Whereas HGST’s first-generation UltraStar SAS SSDs used SLC flash, the new SSDs are based on 25nm MLC flash but offer the same warranties as HGST’s prior generation.  Even so, performance for the new SSDs is significantly faster than that of their SLC-based predecessors, with no reduction in wear or lifetime specifications.

These SSDs are the first to support Continue reading

One-Hop vs. Two-Hop PCIe SSDs

Bunny HopLately a number of PCIe offerings have hit the SSD market.  The SSD Guy breaks them into two camps: One-Hop SSDs, in which the commands are translated directly from PCIe to the NAND flash without going through an intermediary protocol, and Two-Hop SSDs, which use off-the-shelf HBAs and SATA SSD controllers to move commands first from PCIe to SATA then from SATA to NAND.  There are aslo versions that go through SAS: PCIe to SAS, then SAS to NAND.

The SSD Guy figured that Easter would be a good time to talk about these since everyone already has the Easter Bunny hopping through their minds!

It’s not hard to understand why Continue reading

Intel Intros Fast Datacenter SATA SSD

IOPS Over Time - Competing SSD vs. Intel DC S3700Today Intel announced a new SATA III SSD, the DC S3700 Series.  The new product is fast, supporting 75,000 random 4K read IOPS and 36,000 random 4K write IOPS.  Average read latency is 45microseconds (µs) with writes averaging 65µs.  Sustained sequential reads are 500 megabytes/sec with sustained sequential writes at 460.  The read performance of this SSD, although a SATA device, is twice that of Intel’s 710 PCIe SSD announced in April, and writes are a full 15 times faster.  Intel calls this performance: “Scary fast!”

Intel says this device is its best Continue reading

Toshiba Announces its Hybrid Drive

Toshiba's New Hybrid DriveNow that we have seen announcements of hybrid drives from Western Digital and Seagate, Toshiba arrives with a formal announcement of the product that was on display at last month’s Flash Memory Summit.  Two 2.5″ Toshiba hybrid drives are starting to sample at 750GB and 1TB capacities.  Both have 8GB NAND caches, 6Gb/s SATA 3 interfaces, and 5,400RPM spindle speeds.  They are both built using 32nm SLC NAND, Toshiba’s “generation before last” technology, preceding the 24nm and 19nm nodes shipping in high volume today.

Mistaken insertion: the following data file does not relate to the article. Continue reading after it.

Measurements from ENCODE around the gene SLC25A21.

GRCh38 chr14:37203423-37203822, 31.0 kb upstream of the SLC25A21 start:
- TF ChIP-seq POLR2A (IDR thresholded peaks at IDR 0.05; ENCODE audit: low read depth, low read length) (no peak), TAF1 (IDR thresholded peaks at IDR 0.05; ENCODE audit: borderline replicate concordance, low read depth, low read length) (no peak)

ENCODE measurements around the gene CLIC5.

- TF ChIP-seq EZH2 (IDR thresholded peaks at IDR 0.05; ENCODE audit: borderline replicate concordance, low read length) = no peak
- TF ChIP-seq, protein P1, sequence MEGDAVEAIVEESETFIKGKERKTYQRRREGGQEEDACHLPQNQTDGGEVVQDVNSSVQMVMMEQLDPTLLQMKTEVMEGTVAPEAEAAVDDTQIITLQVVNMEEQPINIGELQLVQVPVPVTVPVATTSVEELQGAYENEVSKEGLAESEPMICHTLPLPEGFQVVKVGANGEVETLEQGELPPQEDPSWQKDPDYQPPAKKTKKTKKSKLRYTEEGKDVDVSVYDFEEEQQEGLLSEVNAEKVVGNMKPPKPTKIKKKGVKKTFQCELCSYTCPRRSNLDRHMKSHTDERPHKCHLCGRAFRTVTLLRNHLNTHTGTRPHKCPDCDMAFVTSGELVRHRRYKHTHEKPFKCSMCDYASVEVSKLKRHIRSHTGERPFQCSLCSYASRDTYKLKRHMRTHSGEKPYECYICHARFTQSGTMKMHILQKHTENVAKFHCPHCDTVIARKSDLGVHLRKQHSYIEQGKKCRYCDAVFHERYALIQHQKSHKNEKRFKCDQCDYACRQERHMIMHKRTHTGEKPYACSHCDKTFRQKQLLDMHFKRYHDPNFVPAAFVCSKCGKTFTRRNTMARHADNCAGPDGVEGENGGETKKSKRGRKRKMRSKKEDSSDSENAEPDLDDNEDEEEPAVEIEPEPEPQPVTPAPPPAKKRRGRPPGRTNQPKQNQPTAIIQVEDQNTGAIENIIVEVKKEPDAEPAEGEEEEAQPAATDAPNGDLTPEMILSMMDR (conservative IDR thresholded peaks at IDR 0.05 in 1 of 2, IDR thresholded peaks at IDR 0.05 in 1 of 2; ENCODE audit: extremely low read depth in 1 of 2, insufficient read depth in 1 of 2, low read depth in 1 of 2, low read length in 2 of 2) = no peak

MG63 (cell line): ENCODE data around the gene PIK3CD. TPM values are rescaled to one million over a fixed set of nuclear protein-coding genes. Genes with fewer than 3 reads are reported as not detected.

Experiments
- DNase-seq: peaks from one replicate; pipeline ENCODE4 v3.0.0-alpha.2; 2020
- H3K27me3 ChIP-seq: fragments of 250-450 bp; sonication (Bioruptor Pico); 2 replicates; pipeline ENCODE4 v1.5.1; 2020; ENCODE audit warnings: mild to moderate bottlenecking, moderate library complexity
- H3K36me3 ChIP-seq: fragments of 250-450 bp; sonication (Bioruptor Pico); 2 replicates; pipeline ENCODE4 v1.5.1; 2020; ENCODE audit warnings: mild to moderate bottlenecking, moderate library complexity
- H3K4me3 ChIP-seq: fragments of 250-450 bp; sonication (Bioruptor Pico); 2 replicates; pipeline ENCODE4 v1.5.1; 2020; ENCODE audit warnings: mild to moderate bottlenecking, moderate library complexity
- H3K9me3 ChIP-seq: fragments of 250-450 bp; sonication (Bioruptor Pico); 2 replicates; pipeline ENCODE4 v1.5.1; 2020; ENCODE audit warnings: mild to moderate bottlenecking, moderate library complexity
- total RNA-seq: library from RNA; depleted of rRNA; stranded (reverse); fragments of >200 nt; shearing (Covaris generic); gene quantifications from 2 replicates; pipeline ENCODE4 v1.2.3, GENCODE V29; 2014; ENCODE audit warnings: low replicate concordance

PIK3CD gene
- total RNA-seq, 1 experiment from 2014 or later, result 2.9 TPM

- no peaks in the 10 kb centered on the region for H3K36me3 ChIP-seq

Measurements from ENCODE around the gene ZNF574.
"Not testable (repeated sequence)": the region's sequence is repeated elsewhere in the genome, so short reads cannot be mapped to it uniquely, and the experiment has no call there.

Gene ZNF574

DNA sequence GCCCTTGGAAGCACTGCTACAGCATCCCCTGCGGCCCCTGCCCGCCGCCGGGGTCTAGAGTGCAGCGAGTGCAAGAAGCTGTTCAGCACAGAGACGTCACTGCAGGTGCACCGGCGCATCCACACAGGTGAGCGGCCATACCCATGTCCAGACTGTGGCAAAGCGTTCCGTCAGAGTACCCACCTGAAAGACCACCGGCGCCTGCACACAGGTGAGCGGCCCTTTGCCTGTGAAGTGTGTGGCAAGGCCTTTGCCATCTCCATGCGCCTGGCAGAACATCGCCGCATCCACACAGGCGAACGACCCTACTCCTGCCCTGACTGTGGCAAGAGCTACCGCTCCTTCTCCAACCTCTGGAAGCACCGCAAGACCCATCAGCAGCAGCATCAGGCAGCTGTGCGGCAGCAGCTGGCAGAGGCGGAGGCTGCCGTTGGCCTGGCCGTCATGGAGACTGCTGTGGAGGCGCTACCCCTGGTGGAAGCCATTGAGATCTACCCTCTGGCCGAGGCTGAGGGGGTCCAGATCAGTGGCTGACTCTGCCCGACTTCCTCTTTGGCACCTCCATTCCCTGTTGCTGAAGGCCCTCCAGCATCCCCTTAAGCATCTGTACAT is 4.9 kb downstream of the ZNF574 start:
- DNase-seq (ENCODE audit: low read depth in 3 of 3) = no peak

More importantly, both are 9.5mm in height, a thickness that renders them difficult to incorporate into the 18mm maximum thickness of the smaller Ultrabooks – a notebook form factor that Intel is heavily promoting.

How is this whole market Continue reading

Storage Developer Conference Focuses on SSDs

SNIA's 2012 Storage Developer ConferenceLast week the Storage Networking Industry Association (SNIA) hosted its 2012 Storage Developer Conference (SDC).  There was a strong focus on SSDs at this forum, with 15 papers, one keynote, and a panel devoted to the subject.

Consider that the 2008 SDC was the first such conference in which SSDs were discussed.  This year I commented to another participant: “Some day we will look back on this transition and be amazed at how suddenly SSDs became fundamental to the way storage is configured!”

Many of those papers and keynotes made it clear that the PCI Express (PCIe) interface has Continue reading

Link_A_Media Acquired by SK Hynix

SK Hynix Semiconductor Acquires Link_A_Media DevicesLink_A_Media, recently graced with a new design win and serious accolades for its new SSD controller, was acquired on June 20 by Korea’s SK Hynix Semiconductor.

According to the Wall Street Journal, SK Hynix paid $248 million for the company.

This is the fourth SSD controller company to be acquired recently:

What’s going on?  Why are Continue reading

Contact

Jim Handy
Objective Analysis
SSD Market Research
+1 (408) 356-2549
Jim.Handy (at) Objective-Analysis.com